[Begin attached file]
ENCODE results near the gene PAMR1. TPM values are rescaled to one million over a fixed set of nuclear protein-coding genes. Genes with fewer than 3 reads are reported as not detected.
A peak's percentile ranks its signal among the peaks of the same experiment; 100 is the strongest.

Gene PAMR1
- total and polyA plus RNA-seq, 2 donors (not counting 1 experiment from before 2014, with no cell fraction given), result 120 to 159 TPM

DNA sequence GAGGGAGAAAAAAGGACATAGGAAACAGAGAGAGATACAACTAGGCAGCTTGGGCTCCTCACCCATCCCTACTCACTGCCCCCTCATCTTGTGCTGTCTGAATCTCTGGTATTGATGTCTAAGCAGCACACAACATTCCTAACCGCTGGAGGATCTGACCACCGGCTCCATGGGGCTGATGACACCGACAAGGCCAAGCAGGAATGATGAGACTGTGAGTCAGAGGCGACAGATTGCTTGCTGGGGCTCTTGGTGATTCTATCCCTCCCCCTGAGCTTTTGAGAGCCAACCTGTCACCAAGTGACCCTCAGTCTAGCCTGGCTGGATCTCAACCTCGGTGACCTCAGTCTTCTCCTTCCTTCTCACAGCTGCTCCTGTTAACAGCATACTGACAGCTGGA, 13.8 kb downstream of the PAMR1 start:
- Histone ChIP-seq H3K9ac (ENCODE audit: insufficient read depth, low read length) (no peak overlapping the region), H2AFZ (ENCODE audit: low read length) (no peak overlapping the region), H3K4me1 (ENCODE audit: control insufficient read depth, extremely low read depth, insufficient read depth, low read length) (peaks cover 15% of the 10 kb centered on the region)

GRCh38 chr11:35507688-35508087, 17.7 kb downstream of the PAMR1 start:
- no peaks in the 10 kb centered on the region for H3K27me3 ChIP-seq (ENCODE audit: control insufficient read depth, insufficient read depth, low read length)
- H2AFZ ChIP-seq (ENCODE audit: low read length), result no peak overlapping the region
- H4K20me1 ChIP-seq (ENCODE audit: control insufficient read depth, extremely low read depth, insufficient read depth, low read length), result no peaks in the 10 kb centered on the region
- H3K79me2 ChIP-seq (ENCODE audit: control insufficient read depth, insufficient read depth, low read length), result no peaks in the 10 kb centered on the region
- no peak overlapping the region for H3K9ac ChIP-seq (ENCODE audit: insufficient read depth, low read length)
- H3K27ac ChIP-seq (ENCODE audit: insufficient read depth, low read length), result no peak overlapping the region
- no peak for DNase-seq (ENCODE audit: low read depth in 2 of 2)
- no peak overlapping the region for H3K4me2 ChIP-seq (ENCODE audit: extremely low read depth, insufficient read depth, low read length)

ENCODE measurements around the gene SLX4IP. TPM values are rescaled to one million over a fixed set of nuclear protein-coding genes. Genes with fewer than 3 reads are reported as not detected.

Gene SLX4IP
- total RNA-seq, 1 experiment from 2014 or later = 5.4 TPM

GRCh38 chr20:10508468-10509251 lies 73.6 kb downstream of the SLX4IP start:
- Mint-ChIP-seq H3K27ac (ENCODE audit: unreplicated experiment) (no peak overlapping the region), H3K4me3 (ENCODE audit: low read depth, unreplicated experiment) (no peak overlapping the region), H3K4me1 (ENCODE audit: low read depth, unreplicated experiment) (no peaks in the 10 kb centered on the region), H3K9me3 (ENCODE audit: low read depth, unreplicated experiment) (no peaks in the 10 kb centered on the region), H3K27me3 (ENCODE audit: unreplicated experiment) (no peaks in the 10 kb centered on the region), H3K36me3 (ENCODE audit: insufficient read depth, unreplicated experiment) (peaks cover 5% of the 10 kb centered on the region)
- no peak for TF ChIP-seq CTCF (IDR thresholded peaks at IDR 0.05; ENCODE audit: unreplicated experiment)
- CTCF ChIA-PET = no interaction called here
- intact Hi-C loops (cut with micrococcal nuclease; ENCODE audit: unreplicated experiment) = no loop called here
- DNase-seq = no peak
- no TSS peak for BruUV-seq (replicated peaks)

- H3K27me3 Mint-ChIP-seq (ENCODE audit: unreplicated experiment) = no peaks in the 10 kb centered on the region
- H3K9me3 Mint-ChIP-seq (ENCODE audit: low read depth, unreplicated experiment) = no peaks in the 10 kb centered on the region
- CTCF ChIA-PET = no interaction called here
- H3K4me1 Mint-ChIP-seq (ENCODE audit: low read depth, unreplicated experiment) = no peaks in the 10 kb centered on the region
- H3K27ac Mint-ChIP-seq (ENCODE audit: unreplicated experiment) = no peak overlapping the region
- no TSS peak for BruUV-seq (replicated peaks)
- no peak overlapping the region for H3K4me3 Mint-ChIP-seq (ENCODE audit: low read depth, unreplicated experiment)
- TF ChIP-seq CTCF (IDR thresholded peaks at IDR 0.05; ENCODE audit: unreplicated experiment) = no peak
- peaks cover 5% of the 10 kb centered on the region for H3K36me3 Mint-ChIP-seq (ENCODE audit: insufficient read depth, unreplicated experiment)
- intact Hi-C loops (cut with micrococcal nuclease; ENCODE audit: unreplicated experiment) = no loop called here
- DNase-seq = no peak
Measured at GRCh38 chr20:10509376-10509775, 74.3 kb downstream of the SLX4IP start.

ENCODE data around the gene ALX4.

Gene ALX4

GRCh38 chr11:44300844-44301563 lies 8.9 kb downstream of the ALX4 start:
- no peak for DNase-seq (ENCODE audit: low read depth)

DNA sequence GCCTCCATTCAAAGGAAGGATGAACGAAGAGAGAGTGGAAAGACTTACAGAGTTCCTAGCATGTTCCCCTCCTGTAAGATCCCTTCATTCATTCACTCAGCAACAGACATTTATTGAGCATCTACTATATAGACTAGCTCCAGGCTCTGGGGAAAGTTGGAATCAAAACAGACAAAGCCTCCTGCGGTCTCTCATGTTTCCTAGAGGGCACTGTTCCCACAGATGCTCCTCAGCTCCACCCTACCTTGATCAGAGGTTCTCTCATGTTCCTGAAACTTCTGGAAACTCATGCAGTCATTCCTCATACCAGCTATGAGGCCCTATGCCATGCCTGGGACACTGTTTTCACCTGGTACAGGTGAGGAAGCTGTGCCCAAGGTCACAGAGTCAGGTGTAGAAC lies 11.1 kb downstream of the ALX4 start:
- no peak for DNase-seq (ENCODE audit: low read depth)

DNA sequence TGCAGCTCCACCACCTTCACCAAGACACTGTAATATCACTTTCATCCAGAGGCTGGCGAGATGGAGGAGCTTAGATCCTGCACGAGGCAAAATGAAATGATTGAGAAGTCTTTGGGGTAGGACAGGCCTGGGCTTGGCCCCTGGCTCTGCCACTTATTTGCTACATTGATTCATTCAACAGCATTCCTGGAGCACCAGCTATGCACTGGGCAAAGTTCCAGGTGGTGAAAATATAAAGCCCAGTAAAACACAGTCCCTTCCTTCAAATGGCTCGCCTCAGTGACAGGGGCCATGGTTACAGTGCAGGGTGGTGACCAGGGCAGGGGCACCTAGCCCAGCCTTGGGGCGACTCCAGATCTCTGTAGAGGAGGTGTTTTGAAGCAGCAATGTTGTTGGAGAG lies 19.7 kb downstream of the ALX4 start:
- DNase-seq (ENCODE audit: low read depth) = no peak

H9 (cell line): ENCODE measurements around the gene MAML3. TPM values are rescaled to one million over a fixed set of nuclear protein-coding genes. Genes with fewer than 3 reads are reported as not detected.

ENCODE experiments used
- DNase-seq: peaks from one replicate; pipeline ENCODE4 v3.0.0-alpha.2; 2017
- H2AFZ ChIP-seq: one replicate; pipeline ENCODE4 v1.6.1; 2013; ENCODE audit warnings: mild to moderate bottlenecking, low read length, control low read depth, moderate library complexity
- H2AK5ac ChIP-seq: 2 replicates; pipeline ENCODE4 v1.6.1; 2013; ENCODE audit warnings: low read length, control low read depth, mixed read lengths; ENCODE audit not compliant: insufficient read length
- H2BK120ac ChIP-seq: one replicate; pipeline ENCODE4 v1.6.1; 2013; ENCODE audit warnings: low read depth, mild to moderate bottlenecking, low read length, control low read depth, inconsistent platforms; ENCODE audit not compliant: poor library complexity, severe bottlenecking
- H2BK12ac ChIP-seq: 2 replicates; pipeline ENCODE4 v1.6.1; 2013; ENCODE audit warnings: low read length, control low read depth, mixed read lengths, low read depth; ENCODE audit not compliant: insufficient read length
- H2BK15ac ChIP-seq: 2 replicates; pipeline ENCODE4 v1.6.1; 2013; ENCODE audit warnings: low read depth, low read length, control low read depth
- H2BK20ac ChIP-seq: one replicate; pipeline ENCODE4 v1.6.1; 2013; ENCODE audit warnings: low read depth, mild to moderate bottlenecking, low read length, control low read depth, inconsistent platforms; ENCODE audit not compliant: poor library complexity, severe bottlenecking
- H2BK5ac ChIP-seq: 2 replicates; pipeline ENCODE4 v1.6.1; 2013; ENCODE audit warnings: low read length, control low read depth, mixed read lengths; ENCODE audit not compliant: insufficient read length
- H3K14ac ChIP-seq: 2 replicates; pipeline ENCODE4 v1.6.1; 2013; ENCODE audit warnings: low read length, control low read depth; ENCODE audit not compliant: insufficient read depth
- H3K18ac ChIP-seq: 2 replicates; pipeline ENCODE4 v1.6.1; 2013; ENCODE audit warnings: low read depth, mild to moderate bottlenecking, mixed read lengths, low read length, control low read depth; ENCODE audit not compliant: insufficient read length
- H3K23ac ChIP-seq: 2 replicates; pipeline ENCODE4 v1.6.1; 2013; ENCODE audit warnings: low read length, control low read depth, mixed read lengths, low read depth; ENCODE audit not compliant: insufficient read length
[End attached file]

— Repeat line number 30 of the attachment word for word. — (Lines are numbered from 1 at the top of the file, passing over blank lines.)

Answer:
- H3K27ac Mint-ChIP-seq (ENCODE audit: unreplicated experiment) = no peak overlapping the region